CTK Insights

Archive for the 'geometry' Category

18 Nov

It Never Stops with Pythagoras

TweetIn the previous blog I described a discovery of Hirotaka Ebisui and an observation by Thanos Kalogerakis, both concerning what's known as Vecten's configuration. Vecten's configuration is a generalization of the famous Bride's Chair that underlies Euclid I.47, generally identified as the proof of the Pythagorean Theorem, although by now there are hundreds of them. […]

11 Nov

A Discovery of Hirotaka Ebisui And Thanos Kalogerakis

TweetToday's communication from Thanos Kalogerakis brought to mind an insightful one page note by Alan Alda - a chapter in a collection This Explains Everything by John Brockman. With every door into nature we nudge open, 100 new doors become visible, each with it own inscrutable combination lock. On a rather small scale that Alan […]

17 Oct

A pizza with a hole

TweetThe editorial in the Crux Mathematicorum (43(8), October 2017) posed an interesting problem; how to equally share a pizza with a hole. To make the problem solvable, we need to assume a degree of abstraction. For example, if the hole makes it more difficult to divide a pizza, the assumption that it is possible to […]

04 Apr

Weekly report, the week of March 28, 2016

The present collection supplies a perfect illustration to the fact that even the most simplest of the problems may be looked at from various angles. I wish that the authors of school textbooks that often include only answers or "solutions to the odd-numbered problems" paid more attention to the possibility of alternative view points.

27 Mar

Weekly report, March 21-27, 2016

TweetThis week a discussion on tweeter, brought to mind a quote by Underwood Dudley I used years ago Can you recall why you fell in love with mathematics? It was not, I think, because of its usefulness in controlling inventories. Was it not because of the delight, the feeling of power and satisfaction it gave; […]

26 May

The Jeweler’s Observation, a look back

TweetPaul Brown, an Australian math teacher and author of Proof, a book that I may characterize as a well-written guided introduction into that most fundamental activity, has brought to my attention a recent post at the Futility Closet blog, The Jeweler’s Observation, which I fully reproduce below: Prove that every convex polyhedron has at least […]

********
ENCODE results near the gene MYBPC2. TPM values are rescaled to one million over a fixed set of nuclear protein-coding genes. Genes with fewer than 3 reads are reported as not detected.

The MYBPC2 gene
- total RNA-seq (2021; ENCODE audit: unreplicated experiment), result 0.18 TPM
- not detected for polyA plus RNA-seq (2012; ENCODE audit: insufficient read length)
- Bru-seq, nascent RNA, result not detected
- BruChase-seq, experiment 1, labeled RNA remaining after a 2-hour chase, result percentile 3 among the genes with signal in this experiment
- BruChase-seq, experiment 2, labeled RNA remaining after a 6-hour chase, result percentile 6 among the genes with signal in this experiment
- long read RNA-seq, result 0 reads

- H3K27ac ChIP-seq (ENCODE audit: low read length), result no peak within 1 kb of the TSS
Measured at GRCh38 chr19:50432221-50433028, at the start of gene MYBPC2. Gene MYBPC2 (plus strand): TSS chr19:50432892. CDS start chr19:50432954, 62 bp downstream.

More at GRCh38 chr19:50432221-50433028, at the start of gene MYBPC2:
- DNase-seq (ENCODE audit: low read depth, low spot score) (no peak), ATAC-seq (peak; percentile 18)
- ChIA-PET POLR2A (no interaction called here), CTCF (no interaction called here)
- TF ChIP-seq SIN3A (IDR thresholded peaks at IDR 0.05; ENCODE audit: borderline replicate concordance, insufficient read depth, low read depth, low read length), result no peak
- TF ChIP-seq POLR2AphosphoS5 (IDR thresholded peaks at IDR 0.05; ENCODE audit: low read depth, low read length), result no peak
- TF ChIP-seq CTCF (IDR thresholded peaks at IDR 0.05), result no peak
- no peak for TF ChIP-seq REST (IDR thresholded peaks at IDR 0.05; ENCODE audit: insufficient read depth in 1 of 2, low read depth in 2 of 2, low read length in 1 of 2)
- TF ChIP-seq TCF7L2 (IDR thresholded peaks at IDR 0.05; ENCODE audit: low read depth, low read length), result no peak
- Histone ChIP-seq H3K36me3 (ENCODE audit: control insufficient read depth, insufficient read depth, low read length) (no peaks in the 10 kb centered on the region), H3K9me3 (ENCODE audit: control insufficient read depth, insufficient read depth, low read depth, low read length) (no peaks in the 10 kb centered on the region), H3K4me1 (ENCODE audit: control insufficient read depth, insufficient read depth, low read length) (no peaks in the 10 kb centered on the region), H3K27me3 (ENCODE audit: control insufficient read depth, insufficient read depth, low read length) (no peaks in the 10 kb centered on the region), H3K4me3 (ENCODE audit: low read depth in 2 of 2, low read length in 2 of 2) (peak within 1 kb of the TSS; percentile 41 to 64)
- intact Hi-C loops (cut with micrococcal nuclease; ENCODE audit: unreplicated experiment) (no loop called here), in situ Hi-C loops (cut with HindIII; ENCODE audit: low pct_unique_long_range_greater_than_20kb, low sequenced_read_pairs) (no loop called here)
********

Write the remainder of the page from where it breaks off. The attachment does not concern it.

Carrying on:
01 May

A wrapping surprise

As you may surmise, the path will behave - if I may say so - in a more rational way. Given the incommensurate dimensions of the box it was rational to expect an endless path. This is what you get on the second attempt. But there remains a question to ponder: Why was the first path so short? Jim Henle leaves to his readers to find the answer.

01 Aug

Distance to the Horizon on the Fourth of July

TweetI had the luck to celebrate the past 4th of July with our friends in their newly acquired home just above the marina in Atlantic Highlands, NJ. The view from their backyard was absolutely breathtaking. The ambient light that appeared to blur the background made the view even more enchanting. Here is a map that […]

20 Dec

Beautiful Geometry

And this is how it goes: 51 chapters that combine pedagogically meaningful artwork together with informative, and often eye opening, text. The book ends with a short Appendix which lays foundations for several mathematical concepts mentioned in the text.

This is truly an enjoyable, simple book that meets if not exceeds the author's expectations. It's a good seasonal present, too.

19 Jun

Climbing Pyramidal Slopes

It is not very steep and may be even tedious, but - at the end - the answer (summit) proves to be somewhat simpler than the climb that led there.

I slipped once and got an answer that included the golden ratio. Since the latter commonly pops up in unexpected situations, I was not at all surprised. However, I noticed in time that the golden ratio would lead the path downhill.

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